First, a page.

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A collaborative research project to tackle the UK’s leading cause of gastrointestinal infections is to start at the University of Kent.
The aim of the project is to develop a way for farmers to identify the Crytosporidium parasite which causes cryptosporidiosis, colloquially known as crypto, a respiratory and intestinal disease which affected 10 in every 100,000 people in 2016.
The parasite is zoonotic, meaning it can pass between animals of different species. Cattle, sheep, and goats are all reservoirs of the disease, and can pass the infection onto humans, through contact with the animals and their waste, or through contaminated water. This means that the study is not just of economic importance for farmers, but also has importance in public health.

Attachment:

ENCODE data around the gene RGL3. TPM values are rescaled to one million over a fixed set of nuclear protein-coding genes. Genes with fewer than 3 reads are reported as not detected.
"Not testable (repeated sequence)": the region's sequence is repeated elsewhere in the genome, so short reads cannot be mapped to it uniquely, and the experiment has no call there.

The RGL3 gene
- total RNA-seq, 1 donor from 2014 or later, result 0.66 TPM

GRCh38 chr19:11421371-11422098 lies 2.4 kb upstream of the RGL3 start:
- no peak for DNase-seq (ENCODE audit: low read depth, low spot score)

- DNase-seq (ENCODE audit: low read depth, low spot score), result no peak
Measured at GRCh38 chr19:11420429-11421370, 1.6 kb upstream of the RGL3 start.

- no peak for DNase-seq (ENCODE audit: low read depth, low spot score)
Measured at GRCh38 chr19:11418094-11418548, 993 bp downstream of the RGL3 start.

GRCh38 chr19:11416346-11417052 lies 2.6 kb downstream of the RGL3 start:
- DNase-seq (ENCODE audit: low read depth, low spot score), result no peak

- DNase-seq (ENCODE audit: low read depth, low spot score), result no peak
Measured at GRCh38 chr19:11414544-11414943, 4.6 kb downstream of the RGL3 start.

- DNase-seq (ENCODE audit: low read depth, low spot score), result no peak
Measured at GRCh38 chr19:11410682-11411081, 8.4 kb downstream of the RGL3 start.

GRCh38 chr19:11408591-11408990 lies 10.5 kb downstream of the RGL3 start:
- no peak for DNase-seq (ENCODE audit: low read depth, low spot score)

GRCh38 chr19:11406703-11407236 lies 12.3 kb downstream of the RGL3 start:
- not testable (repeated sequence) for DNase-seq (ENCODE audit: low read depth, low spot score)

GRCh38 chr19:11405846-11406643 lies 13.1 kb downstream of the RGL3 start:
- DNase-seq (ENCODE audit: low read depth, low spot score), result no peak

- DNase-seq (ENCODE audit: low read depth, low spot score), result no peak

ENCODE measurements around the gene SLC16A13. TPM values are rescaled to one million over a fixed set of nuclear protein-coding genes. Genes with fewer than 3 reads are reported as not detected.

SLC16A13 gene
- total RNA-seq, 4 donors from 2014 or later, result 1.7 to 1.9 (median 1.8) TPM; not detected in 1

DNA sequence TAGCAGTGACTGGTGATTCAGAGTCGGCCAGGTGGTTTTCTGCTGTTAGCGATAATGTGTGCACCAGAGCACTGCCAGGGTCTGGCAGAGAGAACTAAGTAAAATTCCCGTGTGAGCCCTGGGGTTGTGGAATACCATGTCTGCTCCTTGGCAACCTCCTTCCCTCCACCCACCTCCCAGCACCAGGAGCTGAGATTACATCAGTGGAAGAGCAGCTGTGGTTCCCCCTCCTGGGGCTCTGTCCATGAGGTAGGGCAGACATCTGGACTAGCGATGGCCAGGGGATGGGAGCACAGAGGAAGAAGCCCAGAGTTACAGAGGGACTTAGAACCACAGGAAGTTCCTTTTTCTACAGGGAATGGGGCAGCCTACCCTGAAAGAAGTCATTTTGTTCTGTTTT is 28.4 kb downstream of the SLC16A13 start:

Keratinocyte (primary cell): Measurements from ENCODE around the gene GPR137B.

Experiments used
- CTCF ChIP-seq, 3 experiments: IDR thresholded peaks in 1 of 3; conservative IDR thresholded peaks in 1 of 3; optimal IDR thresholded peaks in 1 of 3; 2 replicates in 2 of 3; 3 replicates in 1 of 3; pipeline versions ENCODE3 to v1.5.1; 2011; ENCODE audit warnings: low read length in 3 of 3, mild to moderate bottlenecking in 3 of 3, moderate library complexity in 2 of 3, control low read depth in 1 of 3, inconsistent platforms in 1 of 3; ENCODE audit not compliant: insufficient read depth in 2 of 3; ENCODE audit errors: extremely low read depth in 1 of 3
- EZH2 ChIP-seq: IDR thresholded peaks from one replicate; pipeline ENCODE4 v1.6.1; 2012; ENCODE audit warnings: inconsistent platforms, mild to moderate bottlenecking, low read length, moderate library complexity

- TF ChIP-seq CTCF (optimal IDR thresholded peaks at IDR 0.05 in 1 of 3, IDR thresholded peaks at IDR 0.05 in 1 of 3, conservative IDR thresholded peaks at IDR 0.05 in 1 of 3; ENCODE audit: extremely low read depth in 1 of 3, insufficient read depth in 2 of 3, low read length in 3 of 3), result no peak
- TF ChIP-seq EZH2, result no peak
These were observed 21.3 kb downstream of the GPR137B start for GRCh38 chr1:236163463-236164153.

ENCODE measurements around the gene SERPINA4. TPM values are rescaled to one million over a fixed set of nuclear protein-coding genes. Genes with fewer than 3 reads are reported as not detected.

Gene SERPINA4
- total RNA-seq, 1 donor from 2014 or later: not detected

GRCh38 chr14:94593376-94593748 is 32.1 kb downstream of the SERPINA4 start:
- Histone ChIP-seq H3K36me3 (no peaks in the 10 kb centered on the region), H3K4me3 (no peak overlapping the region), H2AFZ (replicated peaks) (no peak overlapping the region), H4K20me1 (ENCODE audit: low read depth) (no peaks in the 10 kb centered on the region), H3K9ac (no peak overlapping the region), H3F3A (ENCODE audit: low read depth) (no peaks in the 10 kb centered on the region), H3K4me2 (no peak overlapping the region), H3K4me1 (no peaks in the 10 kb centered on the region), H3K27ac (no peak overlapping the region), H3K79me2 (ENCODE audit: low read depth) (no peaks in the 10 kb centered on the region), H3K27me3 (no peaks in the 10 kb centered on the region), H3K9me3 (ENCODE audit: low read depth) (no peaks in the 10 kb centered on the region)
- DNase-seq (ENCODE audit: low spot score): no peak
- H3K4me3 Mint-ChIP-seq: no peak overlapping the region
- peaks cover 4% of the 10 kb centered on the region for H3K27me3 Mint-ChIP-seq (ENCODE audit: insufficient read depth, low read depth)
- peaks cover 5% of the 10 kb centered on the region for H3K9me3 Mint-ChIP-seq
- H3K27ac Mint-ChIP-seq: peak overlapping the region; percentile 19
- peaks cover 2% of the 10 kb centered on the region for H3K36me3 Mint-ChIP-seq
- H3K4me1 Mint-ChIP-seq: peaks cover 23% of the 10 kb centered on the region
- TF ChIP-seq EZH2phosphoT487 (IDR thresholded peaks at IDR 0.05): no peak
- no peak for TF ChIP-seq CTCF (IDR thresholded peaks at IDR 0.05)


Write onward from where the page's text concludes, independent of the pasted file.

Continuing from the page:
The study is being led by Dr Anastasios Tsaousis, Senior Lecturer in Molecular Parasitology within the School of Biosciences. Other institutions involved in the project include: University of Kent’s School of Engineering and Digital Arts, University of East Anglia, the National Farmers Union, InAgro, the Southern Dutch Farmer and Horticulturalists Organisation, Yncréa, and the French National Centre for Scientific Research.
The approach to the problem is a multidisciplinary one. First, researchers will be working with farmer across Europe to identify the impact that crypto has on the dairy cattle industry. This stage will be followed up by the establishment of pilot farms where a new detection kit for the disease can be tested, with the view to reduce the number of contaminated cattle. Then, using a new electronic device for analysing useful compounds, it is hoped that a new anti-cryptosporidium pharmaceutical can be researched.
€3.7 million (£3.24 million) has been granted by the EU’s Interreg-2-seas fund for the project named ‘H4DC’ (Health for Dairy Cows), €1.37 million (£1.2 million) of which will be granted to the University of Kent for their part in the project.